With such extremely physically and mentally compromised children as my son, it is the attention to small details which gives us an important tool in building protocols that benefit their wellbeing.
A case in point was this morning. Struggling to get out of bed with aches and pains I made my way to the health clinic to find out where the authorization for the Bipap stands, as it is essential to start Segev on the device as soon as possible. Procurement and authorization are of course the sworn enemies of bureaucracy and just as I had predicted things were not going smoothly. So to see if I could get things running smoothly an early visit was in order before getting Segev from his mother's.
I had to also fill several prescriptions and hoped to get some shopping done, but then his mother called to say he was not breathing well and his oxygen level was stuck at 87%, despite constant supplemental oxygen and her working on him with PT.
Being primarily a bodywork therapist these last 23 years I'm always looking to adapt movement and ergonomics into specifically tailored techniques. Rarely do I go by the book and Segev and other children have taught me that you need to write the book, not read it. Chest compressions in such a situation can help, but because of Segev's massive kyphosis you must simultaneously give contra pressure on his back to effectively move the air out of his lungs, in the hopes of opening the blockage. The two sided pressure then lets his head tilt back more, which obstructs his airway necessitating holding his mouth closed. Another pair of hands are needed. I quickly called my daughter but had forgotten that Hanukah vacation was over and she was back in class.
Pressing on the area close to where the phrenic nerve, responsible for activating the diaphragm (paralyzed in Segev's case) descends into the body also can raise his oxygen level, through a poorly understood mechanism.
"Did you press on the phrenic nerve?" I asked her. "Yes, I did" she answered. This conversation is taking place while I am filling the prescription at the pharmacy. The pharmacist doesn't have all of the meds, but the owner, hearing this says she is willing to check if it's in stock. No, that won't be necessary I say. In the meantime the pharmacist has left me to do something in the back room and the owner is once again busy with her customer. "Can we finish up here?" I ask, feeling that distinct, muffling pressure at the back of my neck whenever a bad status report is given me concerning my son. I forget to tell his mother to use the ambu-bag to force air into his lungs. Another technique, like the compression and the pressure, there to add a small improvement to Segev's breathing.
"Give him the inhaled cannabis", I tell her, hearing in the background the labored breathing of my son and the alarm of the pulseoximeter. The cannabis, initially for pain, has proven effective in relaxing his breathing and even affecting certain of his smaller seizures.
When I arrive at his mother's house Segev is barely maintaining 90% while on four liters of oxygen. The oxygen condenser is huffing and puffing and Segev is completely non-responsive. I listen to his chest to determine if the left lung is open or not but this is not easily accomplished as he lies on his side on the couch and my neck is so stiff I can barely turn my head to the required angle.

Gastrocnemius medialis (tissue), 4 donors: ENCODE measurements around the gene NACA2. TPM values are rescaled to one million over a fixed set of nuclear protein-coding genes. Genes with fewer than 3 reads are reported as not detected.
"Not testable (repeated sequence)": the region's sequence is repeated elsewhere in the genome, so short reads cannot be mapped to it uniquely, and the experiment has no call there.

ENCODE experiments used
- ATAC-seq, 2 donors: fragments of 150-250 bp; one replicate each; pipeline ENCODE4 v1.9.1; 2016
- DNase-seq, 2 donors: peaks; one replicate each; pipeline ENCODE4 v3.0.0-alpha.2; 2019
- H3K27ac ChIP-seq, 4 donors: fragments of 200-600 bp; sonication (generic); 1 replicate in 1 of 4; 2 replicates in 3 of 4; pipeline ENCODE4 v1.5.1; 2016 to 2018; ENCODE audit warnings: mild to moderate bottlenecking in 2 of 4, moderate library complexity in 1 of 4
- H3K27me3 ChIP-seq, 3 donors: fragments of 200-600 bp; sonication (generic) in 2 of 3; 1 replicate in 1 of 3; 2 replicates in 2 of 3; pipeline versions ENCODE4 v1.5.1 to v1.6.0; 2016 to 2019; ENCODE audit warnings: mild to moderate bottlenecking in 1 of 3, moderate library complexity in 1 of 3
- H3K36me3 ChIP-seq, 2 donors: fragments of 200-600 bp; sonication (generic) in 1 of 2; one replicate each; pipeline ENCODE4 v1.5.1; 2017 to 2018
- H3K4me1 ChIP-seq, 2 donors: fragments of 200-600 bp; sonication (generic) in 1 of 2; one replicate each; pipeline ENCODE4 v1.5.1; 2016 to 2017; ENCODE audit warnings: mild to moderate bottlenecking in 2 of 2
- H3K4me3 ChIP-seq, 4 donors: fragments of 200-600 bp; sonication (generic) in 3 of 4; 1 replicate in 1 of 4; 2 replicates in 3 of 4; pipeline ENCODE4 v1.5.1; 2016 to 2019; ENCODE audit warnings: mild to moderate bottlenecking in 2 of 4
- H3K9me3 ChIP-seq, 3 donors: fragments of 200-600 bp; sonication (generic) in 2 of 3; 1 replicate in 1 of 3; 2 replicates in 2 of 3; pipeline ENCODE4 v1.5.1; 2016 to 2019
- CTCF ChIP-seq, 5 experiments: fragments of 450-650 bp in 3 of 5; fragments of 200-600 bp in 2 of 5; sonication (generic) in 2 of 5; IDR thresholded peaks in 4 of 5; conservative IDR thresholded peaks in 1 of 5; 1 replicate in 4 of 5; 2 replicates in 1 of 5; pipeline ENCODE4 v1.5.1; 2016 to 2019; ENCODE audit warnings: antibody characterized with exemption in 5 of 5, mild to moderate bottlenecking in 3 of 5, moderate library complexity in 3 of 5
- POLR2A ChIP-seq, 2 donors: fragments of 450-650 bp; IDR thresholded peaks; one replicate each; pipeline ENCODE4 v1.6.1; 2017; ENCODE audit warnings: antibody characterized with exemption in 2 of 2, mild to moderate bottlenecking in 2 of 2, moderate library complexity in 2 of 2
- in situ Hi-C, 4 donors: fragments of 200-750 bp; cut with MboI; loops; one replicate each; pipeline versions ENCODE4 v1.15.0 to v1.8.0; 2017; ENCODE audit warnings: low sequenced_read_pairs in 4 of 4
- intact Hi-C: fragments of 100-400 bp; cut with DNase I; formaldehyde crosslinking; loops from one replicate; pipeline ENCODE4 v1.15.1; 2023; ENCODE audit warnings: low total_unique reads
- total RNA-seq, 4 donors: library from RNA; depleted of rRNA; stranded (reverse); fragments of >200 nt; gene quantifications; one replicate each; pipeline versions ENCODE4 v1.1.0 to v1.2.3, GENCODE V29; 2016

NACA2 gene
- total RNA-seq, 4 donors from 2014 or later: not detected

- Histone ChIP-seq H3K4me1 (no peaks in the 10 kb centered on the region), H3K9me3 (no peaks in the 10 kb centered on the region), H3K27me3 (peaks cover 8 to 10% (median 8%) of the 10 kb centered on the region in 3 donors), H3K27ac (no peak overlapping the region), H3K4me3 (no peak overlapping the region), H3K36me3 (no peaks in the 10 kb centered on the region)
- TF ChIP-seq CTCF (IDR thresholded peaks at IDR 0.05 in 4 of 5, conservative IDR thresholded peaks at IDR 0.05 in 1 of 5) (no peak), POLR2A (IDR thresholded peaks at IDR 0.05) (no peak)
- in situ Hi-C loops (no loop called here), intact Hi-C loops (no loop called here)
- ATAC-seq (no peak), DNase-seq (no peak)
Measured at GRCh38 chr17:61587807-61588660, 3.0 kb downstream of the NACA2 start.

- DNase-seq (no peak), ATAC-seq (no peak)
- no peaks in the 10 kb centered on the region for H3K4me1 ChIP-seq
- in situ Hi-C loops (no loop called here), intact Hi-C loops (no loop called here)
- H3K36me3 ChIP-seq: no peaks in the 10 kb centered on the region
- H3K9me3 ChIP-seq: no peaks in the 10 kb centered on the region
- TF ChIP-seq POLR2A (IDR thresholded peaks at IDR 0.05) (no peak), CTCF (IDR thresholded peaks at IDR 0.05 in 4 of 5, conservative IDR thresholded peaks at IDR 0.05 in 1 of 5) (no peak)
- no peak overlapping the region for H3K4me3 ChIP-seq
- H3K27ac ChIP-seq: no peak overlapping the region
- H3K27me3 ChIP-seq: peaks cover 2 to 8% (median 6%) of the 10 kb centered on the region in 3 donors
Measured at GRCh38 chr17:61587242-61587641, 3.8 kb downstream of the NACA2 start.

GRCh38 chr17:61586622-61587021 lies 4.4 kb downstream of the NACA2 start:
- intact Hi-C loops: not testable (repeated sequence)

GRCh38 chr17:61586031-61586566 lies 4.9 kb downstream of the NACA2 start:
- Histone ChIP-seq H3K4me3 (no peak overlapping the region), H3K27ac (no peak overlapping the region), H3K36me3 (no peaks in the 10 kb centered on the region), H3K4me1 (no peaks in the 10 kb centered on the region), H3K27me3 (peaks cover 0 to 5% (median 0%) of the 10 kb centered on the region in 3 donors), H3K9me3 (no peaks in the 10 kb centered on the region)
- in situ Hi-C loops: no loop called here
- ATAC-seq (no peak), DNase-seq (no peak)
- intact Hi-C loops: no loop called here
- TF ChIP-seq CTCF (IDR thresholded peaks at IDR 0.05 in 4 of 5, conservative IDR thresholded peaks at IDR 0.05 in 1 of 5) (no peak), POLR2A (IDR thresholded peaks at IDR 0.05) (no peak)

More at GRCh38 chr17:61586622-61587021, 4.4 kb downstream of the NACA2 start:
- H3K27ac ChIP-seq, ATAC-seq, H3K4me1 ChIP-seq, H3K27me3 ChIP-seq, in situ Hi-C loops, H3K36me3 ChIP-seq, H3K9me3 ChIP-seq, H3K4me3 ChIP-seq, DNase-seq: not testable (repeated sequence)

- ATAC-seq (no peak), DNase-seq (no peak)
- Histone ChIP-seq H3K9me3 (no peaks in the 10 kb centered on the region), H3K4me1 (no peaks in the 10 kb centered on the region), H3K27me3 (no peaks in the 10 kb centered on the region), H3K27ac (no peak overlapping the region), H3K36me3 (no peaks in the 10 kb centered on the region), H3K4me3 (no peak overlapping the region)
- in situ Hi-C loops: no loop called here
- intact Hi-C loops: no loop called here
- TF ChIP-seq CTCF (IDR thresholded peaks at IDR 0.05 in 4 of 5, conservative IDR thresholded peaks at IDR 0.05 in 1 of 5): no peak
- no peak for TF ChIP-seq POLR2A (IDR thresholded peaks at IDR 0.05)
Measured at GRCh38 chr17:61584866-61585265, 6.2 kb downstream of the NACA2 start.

"It's closed", I tell her and begin using the now-remembered ambu bag. It proves to be ineffective so I move on to pressing on the area between his shoulder and neck, which has the effect on the phrenic nerve. I can't shake a vague sense that something isn't right. The muscle, ever increasingly like a drum snare, stands out and I know from experience that my pressing is causing him severe pain, yet he doesn't react in any way. His breathing is not labored, he appears calm, yet his oxygen level won't rise. Concurrently thoughts of hospitalization as well as a tinge of despair sprint through my mind. 'Something isn't right', I think. His level rises slightly and I proudly proclaim to his mother, "you see, you have to keep at it!"
But then it drops off again, admittedly still one point higher than I started but, as she points out, "he already had a rise before you came."
Dejected and worried I start to think what else there is to do. My first thought is to increase the oxygen output, the thing I least like to do because then you are not actively doing anything to remedy the cause, being merely symptomatic in treatment. It's then that I notice what's wrong. The nasal cannula usually whooshes loudly as the oxygen rushes through: it was completely silent.
"He's not getting any oxygen!" I shout. I go to the machine and find that the water reservoir was not threaded in place properly and all of the air was escaping at the start point.
Fixing it in place I say, "now you'll see that he goes up to 98%" and so he did.
Being aware of the many components involved in containing even just one problem is a slow process of discovery and one that should never stop.
Checking and rechecking meds and equipment, never relying on the fact that you've already done each action a thousand times, just isn't good enough. We get tired or simply aren't aware. Distraction is also particularly dangerous and I've found that if there is someone else with me, especially if there is conversation involved, while I am taking care of Segev I can easily miss a step in keeping to his schedule. Conversely habit is also something to be wary of because you can get to the stage where you're sure you did something only to discover later that either you didn't or you have reason to believe that you didn't. This is why everything that goes on with Segev gets written down.
Most days these crises of breathing or seizures or pain require hours of effort, but find (at least temporary) resolution never the less. And then we get this as a reward: